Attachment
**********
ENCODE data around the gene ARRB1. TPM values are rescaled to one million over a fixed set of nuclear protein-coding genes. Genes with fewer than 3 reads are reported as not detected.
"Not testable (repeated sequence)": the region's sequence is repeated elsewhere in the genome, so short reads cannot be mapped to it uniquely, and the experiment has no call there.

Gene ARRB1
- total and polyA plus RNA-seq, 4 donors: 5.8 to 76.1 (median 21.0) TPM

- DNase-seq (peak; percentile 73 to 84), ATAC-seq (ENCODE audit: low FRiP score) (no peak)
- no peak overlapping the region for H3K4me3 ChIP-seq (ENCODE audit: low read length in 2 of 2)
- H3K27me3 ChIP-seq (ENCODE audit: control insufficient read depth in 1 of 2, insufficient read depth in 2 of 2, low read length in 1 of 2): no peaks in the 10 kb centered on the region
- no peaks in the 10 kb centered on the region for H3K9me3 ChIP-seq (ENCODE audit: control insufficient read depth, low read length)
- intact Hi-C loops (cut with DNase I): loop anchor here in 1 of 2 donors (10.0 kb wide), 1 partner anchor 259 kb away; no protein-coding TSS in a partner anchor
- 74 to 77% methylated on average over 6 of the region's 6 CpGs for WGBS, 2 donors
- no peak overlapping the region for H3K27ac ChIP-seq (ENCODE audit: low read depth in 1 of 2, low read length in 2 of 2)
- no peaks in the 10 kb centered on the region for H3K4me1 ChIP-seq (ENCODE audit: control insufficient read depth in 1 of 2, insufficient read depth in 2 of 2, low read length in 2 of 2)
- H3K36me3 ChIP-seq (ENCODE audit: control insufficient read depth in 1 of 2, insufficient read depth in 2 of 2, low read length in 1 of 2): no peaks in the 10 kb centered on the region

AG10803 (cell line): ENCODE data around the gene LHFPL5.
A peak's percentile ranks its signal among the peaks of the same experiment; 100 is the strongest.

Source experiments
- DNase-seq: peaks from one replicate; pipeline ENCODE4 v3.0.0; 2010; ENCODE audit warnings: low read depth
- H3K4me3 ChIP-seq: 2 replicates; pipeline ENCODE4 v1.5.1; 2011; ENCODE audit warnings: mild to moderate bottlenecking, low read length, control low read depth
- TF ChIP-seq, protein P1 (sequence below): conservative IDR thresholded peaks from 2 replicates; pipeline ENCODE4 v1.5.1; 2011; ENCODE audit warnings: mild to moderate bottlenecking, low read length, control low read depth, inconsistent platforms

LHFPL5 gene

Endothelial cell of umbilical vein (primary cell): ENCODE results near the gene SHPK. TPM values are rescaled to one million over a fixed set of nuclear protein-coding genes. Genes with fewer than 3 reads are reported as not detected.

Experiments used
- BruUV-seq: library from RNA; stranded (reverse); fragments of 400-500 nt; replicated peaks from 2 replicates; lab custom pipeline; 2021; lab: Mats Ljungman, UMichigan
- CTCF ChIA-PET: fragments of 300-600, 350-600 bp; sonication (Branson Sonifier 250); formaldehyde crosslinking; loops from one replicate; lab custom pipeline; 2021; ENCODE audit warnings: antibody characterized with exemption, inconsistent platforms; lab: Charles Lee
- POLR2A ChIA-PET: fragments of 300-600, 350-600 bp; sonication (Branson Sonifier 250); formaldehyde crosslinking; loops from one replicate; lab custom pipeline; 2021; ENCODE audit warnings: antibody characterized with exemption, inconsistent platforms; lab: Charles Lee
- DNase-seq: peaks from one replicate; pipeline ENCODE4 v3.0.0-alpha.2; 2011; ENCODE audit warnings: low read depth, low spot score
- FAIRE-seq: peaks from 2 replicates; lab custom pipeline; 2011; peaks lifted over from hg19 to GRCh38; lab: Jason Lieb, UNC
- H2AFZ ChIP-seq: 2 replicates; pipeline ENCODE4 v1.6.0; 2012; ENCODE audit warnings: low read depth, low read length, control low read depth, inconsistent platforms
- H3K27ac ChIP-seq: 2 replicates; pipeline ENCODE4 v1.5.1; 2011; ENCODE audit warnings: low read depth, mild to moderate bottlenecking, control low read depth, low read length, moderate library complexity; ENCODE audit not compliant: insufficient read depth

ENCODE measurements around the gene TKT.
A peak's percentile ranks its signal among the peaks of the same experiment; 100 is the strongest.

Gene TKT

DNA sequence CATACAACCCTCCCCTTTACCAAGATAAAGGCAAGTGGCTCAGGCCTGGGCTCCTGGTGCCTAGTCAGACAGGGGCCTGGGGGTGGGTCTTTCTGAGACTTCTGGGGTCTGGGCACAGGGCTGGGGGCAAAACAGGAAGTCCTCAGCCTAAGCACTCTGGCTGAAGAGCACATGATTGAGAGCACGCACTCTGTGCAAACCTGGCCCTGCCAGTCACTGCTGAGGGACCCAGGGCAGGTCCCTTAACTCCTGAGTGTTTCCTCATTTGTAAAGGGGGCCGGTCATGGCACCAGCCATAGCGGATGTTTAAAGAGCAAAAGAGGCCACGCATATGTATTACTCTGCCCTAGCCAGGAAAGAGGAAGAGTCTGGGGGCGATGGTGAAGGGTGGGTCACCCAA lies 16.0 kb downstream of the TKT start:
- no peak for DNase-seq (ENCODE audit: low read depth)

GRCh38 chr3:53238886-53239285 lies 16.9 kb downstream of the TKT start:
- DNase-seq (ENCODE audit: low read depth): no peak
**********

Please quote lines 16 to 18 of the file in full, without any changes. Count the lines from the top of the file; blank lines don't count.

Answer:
Source experiments
- DNase-seq: peaks from one replicate; pipeline ENCODE4 v3.0.0; 2010; ENCODE audit warnings: low read depth
- H3K4me3 ChIP-seq: 2 replicates; pipeline ENCODE4 v1.5.1; 2011; ENCODE audit warnings: mild to moderate bottlenecking, low read length, control low read depth